How Dried On The Vine Raisins Are Grown And Harvested


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How Dried On The Vine Raisins Are Grown And Harvested

December 8, 2022
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How Dried On The Vine Raisins Are Grown And Harvested

How Dried On The Vine Raisins Are Grown And Harvested

Forget everything you thought you knew about California raisins, because dried-on-vine raisins are shaking up the industry, literally!

Courtney Gillespie, President, Life's Grape Vine Dried Grapes

Meet Courtney Gillespie, a vine-dried grape farmer.

Recently, on a gloriously sunny afternoon in Madera, California we had the opportunity to meet with Courtney Gillespie, President of Life’s Grape, Vine-Dried Grapes to learn about how vine-dried grapes are grown and harvested in California.

Click here to read our full interview with Courtney of Life’s Grape.

Are vine-dried raisins and vine-dried grapes the same thing?

It’s true, all dried grapes are raisins, but vine-dried grapes are very different from other raisins you have tried!

Traditional California raisins are created by drying Thompson Seedless grapes on paper “trays”. These trays sit on top of the ground, in the vineyard, under direct sunlight. This drying process creates the caramelized raisin we are all familiar with.

But, dried-on-vine Selma Pete grapes are gently sun-dried on the vine under the shade of the canopy. This signature, all-natural drying process produces a more plump and juicy raisin as an end result.

A woman holding dried on vine grapes in her hands.

What is a vine-dried grape?

A vine-dried grape is a raisin that has been left hanging on the vine to dry. This process allows the grapes to retain their flavor without taking on any unwanted flavors from sunburn. The resulting vine-dried grape is plump, meaty, juicy, and delicious.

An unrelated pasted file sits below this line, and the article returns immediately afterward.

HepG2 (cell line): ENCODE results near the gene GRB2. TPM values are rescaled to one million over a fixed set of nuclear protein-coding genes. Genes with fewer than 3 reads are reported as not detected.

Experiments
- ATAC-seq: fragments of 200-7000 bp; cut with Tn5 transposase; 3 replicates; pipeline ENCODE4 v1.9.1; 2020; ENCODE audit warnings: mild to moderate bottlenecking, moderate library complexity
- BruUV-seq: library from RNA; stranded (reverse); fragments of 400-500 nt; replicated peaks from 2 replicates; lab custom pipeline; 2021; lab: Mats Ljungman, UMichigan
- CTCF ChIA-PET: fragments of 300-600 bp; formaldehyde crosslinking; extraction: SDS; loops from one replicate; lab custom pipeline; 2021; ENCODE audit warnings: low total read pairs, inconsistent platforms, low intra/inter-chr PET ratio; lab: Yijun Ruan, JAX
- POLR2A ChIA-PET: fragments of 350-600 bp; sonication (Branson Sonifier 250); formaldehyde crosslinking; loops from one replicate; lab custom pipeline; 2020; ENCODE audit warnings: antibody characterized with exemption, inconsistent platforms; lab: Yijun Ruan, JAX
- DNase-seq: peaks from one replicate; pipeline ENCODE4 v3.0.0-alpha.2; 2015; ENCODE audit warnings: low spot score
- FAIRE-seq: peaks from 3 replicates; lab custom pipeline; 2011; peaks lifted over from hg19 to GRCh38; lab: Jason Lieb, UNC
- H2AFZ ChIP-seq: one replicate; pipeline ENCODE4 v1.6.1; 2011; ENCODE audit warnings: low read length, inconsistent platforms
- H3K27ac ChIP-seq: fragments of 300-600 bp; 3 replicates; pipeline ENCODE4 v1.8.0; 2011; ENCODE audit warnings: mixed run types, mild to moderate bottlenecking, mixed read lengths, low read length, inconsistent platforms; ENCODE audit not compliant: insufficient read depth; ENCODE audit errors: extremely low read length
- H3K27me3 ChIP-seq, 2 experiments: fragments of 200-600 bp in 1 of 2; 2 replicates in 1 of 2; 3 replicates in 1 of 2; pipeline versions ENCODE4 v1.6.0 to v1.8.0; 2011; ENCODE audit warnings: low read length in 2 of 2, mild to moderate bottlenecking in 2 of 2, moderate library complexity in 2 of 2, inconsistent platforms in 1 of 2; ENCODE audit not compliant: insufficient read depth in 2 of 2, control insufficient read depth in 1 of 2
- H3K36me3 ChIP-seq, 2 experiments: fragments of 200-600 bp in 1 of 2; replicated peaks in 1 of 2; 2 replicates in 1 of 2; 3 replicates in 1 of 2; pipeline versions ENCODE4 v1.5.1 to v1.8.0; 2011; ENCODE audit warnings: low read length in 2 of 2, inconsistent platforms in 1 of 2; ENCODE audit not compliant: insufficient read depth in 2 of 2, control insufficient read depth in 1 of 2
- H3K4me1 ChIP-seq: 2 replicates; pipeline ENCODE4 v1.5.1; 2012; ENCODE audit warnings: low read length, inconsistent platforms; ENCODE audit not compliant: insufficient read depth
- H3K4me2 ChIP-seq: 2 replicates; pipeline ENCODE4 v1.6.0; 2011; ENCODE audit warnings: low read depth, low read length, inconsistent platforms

What is a Selma Pete grape and what makes it different from other varieties?

By combining Thompson Seedless, Fiesta Seedless, and Muscat varieties of grapes, researchers at UC Davis cultivated the Selma Pete grape. This one single variety of grape has all the best qualities of the original three. Plus, it tastes great and is also much easier to grow.

Dried on vine raisins on the vine in the vineyard.

As you can see from the image above, the leaves around drying clusters of raisins are brown and wilted. This is because shortly before harvest, farmworkers make their way through the vineyard clipping the canes that will soon be ready to harvest from the trunks of the grapevine.

As the raisins dry, so do the leaves and canes, providing just enough shade and sun for the raisins to do their thing. Pretty cool, huh?

How are dried-on-vine raisins harvested?

Harvesting dried-on-vine raisins is a process that requires a lot of training, skill, and precision. Watching a harvest like this is sort of like watching a finely choreographed ballet that is timed down to the millisecond.

California raisins are permanent crops that are planted in vineyards similar to how California table grapes and winegrapes are planted.